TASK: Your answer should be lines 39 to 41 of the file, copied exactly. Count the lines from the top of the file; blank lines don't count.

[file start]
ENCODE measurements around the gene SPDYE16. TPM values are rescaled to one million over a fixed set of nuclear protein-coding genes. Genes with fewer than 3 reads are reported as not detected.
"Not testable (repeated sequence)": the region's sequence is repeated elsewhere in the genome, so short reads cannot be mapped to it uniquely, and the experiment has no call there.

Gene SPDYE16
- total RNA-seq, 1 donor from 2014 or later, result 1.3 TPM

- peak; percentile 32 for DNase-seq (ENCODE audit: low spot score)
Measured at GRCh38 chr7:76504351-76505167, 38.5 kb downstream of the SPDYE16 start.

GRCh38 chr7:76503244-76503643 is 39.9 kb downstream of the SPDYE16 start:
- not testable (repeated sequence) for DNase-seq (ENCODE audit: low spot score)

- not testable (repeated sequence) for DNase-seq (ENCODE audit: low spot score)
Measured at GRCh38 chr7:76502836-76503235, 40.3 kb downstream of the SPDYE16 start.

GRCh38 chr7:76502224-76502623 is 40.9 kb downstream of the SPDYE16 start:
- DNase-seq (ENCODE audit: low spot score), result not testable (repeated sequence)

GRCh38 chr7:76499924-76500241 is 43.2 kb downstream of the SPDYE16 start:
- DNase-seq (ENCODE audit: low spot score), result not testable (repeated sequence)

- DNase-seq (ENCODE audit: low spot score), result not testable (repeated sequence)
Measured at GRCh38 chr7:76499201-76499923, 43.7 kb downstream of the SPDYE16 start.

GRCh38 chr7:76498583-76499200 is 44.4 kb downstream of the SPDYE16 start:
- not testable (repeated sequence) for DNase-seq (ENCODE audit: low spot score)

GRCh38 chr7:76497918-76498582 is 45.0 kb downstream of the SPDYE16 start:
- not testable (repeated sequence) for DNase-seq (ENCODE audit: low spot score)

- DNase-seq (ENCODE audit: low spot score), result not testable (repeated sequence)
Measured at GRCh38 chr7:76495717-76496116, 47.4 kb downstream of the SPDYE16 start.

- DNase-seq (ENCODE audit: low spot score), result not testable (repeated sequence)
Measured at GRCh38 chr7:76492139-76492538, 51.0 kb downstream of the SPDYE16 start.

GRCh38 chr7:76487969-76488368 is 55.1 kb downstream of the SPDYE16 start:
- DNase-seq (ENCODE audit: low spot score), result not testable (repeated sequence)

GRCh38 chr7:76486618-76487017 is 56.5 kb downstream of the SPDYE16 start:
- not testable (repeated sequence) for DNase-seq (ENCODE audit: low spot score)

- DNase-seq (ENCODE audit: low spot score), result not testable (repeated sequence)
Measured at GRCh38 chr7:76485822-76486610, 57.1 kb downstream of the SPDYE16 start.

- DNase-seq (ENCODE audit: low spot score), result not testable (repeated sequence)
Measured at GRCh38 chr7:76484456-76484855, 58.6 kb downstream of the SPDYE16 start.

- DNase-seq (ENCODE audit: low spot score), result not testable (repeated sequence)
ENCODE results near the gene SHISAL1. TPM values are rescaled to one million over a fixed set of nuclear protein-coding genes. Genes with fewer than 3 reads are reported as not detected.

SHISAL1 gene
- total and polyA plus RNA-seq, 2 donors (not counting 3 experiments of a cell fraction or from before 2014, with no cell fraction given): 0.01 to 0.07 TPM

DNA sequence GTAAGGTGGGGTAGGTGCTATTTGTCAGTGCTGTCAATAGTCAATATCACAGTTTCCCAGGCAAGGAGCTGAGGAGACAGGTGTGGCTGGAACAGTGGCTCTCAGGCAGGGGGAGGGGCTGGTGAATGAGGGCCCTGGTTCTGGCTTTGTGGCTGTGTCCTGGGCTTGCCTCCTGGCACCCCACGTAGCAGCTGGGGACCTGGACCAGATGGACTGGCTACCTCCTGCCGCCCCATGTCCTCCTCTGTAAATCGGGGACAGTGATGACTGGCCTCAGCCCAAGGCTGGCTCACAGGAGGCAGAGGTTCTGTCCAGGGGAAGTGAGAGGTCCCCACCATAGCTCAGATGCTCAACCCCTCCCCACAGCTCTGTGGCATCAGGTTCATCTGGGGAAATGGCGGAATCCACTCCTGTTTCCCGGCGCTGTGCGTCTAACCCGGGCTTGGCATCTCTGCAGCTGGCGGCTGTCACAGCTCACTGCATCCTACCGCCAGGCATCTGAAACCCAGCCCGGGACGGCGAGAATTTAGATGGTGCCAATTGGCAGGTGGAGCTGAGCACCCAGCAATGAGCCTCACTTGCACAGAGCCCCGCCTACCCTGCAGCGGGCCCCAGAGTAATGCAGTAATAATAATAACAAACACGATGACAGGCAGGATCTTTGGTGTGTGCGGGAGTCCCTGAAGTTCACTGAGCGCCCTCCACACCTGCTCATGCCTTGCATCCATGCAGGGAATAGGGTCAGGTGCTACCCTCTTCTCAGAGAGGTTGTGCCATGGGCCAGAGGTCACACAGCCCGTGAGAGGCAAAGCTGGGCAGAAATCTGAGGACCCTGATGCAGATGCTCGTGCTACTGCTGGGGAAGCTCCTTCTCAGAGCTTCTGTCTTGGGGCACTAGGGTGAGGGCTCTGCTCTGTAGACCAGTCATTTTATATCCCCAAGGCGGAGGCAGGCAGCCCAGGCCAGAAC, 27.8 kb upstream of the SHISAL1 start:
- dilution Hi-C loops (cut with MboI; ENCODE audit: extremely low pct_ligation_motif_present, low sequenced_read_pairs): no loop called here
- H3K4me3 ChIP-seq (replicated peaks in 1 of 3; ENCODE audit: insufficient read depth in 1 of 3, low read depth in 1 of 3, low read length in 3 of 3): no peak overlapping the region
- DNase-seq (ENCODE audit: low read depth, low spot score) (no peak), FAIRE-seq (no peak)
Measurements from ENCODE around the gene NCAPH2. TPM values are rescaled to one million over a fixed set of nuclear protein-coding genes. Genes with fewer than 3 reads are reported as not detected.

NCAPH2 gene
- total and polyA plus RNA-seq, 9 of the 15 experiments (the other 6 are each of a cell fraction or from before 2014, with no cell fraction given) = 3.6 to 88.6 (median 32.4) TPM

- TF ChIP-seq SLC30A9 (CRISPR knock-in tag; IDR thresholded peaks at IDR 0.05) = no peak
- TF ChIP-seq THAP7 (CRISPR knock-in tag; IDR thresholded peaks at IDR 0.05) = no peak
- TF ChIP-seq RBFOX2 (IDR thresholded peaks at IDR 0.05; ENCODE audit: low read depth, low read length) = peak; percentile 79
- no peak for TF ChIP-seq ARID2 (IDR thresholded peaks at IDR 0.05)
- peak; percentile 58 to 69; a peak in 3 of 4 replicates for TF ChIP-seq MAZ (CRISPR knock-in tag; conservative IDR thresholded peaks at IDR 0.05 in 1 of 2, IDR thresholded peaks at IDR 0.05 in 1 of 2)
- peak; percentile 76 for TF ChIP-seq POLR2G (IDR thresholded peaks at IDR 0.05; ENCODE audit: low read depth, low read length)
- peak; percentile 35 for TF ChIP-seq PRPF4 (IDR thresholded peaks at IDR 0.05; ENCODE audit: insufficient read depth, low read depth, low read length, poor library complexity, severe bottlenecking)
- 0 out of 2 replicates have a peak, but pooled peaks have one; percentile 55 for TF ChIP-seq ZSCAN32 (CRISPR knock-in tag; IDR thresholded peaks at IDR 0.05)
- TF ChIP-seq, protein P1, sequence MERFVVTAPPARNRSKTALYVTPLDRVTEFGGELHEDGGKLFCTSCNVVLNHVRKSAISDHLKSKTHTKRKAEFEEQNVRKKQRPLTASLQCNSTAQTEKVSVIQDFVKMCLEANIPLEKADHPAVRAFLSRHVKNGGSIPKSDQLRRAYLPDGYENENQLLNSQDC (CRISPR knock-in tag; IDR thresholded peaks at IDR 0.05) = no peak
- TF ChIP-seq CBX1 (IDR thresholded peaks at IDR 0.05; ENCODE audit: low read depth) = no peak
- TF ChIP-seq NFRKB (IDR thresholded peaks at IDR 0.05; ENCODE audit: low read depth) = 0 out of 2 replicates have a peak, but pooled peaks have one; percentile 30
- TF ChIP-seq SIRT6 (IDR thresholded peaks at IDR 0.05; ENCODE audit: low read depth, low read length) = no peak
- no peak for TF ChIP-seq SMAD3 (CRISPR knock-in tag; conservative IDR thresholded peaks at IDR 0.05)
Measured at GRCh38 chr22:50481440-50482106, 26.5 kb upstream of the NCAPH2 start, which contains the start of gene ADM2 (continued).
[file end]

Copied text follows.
- H3K4me3 ChIP-seq (replicated peaks in 1 of 3; ENCODE audit: insufficient read depth in 1 of 3, low read depth in 1 of 3, low read length in 3 of 3): no peak overlapping the region
- DNase-seq (ENCODE audit: low read depth, low spot score) (no peak), FAIRE-seq (no peak)
Measurements from ENCODE around the gene NCAPH2. TPM values are rescaled to one million over a fixed set of nuclear protein-coding genes. Genes with fewer than 3 reads are reported as not detected.